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August 29, 2018
John McCain Was Correct. The Colorado River Compact Should Be Re-Negotiated
In the 2008 campaign for presidency, John McCain said that the Colorado River Compact should be “re-negotiated” based on “population and changing water needs”. Denver Post: https://www.denverpost.com/2008/08/15/mccain-suggests-raiding-colorados-water/
This caused an extreme stir in Colorado, and left-leaning political organizations attacked him hard for this comment, which would appear to take water away from some states and give more to Arizona.
The story also ran nationally, here on Grist and other outlets: https://grist.org/article/like-water-and-oil/
U.S. Senator Ken Salazar, later Secretary of the Interior, reportedly said, “Over My Dead Body”.
“Senator McCain’s position on opening up the Colorado River Compact is absolutely wrong and would only happen over my dead body … It’s an anathema to the fundamental principles of Colorado’s water rights and our compacts.”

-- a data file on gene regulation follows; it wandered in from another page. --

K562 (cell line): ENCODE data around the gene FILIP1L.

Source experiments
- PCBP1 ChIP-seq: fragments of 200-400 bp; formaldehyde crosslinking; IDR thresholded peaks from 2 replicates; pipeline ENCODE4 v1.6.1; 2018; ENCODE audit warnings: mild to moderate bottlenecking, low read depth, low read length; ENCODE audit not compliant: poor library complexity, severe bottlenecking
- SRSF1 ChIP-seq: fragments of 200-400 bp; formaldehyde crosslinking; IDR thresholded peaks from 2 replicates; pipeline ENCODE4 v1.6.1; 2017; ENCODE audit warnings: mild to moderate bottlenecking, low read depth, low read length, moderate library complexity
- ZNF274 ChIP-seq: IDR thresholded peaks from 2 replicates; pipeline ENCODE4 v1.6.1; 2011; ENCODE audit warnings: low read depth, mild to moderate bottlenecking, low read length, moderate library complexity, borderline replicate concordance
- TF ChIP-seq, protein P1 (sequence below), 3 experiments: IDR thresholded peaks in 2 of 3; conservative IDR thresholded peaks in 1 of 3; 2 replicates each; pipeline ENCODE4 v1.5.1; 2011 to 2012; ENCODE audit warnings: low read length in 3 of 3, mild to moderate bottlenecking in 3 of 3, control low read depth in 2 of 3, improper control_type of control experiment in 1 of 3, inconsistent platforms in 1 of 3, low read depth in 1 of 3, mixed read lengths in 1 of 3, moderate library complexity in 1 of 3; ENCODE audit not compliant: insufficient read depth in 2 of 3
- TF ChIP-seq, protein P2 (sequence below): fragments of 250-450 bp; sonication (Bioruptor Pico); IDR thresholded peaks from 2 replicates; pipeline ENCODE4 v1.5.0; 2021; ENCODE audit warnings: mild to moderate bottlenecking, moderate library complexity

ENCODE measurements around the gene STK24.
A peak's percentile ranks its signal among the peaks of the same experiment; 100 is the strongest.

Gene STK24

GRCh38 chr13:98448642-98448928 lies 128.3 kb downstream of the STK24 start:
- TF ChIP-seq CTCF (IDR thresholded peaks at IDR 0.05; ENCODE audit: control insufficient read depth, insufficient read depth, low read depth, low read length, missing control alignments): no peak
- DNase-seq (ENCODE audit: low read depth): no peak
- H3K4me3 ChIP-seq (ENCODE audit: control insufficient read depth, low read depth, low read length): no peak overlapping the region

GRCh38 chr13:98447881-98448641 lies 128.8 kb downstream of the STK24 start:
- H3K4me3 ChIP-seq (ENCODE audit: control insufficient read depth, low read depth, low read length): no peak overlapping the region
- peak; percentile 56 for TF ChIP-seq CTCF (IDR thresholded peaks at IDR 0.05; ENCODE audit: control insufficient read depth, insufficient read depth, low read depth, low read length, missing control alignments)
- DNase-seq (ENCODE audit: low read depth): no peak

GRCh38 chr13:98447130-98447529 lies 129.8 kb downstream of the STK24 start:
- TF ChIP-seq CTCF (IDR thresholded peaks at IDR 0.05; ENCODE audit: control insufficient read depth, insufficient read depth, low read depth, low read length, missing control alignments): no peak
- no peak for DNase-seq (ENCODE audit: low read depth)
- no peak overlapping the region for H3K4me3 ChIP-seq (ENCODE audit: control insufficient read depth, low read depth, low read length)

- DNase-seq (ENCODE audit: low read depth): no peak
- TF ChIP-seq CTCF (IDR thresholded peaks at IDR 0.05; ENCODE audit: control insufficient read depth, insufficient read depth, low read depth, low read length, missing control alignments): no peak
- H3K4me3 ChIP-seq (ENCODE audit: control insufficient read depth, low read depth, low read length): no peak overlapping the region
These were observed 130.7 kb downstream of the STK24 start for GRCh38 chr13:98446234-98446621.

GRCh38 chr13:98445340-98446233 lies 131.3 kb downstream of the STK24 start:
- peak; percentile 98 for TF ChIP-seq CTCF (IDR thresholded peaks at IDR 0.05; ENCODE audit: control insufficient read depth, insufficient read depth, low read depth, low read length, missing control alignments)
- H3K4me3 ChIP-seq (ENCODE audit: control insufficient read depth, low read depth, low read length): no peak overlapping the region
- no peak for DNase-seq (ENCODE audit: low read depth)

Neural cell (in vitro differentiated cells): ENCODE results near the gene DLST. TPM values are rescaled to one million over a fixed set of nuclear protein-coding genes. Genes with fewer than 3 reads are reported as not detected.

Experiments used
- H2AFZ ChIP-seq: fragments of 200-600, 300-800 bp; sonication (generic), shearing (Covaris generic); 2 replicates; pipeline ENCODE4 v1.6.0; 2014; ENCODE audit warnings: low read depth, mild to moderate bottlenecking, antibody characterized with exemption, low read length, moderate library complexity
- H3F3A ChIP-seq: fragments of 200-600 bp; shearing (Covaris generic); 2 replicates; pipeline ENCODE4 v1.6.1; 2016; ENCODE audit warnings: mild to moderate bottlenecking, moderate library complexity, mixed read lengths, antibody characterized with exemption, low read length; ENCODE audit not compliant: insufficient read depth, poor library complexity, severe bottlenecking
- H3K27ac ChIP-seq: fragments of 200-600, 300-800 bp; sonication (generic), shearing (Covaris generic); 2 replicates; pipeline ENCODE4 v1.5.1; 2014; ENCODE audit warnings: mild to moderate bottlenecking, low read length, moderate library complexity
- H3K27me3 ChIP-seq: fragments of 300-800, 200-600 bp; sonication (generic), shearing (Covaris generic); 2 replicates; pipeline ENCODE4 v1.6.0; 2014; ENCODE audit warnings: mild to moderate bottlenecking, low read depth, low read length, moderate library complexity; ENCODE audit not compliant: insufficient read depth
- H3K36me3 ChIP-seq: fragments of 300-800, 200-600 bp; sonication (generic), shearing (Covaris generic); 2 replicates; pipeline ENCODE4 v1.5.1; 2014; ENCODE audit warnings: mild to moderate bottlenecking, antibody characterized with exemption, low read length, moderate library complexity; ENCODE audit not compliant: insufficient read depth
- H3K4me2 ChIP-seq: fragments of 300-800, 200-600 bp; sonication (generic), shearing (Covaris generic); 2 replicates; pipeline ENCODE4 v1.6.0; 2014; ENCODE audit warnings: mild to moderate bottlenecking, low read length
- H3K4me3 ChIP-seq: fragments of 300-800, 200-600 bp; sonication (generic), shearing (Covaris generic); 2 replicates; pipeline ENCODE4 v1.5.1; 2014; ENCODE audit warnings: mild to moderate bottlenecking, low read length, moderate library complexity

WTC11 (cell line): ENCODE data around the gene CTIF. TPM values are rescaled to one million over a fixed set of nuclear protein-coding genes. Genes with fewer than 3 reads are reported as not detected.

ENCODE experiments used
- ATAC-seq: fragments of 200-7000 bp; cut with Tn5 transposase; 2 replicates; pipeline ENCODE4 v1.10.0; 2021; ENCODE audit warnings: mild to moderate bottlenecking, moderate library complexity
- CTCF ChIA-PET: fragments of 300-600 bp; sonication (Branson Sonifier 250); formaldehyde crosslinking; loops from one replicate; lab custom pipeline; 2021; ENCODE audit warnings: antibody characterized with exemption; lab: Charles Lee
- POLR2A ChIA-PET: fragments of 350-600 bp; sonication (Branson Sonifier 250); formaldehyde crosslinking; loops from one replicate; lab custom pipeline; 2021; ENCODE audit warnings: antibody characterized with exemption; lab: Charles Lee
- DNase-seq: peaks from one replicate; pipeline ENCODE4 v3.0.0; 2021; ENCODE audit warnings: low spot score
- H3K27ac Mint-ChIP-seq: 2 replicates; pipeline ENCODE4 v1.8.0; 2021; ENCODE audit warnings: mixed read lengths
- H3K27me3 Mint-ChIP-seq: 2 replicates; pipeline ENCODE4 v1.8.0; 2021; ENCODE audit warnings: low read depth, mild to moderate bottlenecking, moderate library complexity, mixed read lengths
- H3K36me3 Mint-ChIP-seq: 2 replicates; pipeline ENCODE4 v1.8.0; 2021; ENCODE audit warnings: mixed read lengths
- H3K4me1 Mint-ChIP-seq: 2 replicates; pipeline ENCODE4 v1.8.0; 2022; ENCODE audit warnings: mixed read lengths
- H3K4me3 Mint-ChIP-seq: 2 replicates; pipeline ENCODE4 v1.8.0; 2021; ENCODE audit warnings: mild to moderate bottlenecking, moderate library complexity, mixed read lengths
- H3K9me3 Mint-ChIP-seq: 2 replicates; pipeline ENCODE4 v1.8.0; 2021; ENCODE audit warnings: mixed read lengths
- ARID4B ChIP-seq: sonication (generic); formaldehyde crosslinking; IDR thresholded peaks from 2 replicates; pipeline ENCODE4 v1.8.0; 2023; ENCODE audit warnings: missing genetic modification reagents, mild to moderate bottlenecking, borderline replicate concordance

Let’s ask this: Was McCain actually correct? The Colorado River Compact was created based on population at the time, in 1922, as well as antiquated hydrology data about the real amount of water in the Colorado River. Why should it hold solid when populations have changed so much since 1922? Further, most of the best minds — science, management, and advocacy — now believe that the Colorado River Compact likely should be re-negotiated to take into account climate change, changing water and population needs, and the needs of the river itself. The recent stories about shortages in the Lower Basin, and falling reservoir levels in both Lakes Mead and Powell, indicate that the status quo must change. ICYMI, this AZCentral story yesterday: https://www.azcentral.com/story/news/local/arizona-environment/2018/08/28/scientists-colorado-river-water-crisis-lake-powell-mead/1088871002/
A quote from Gary Wockner of Save The Colorado:
“John McCain was a maverick, and I agree with him that the Colorado River Compact needs to be re-negotiated,” said Gary Wockner of Save The Colorado. “Population has changed, the climate is changing, and the American people now better understand that rivers need water to flow healthy, and that rivers must reach the sea.”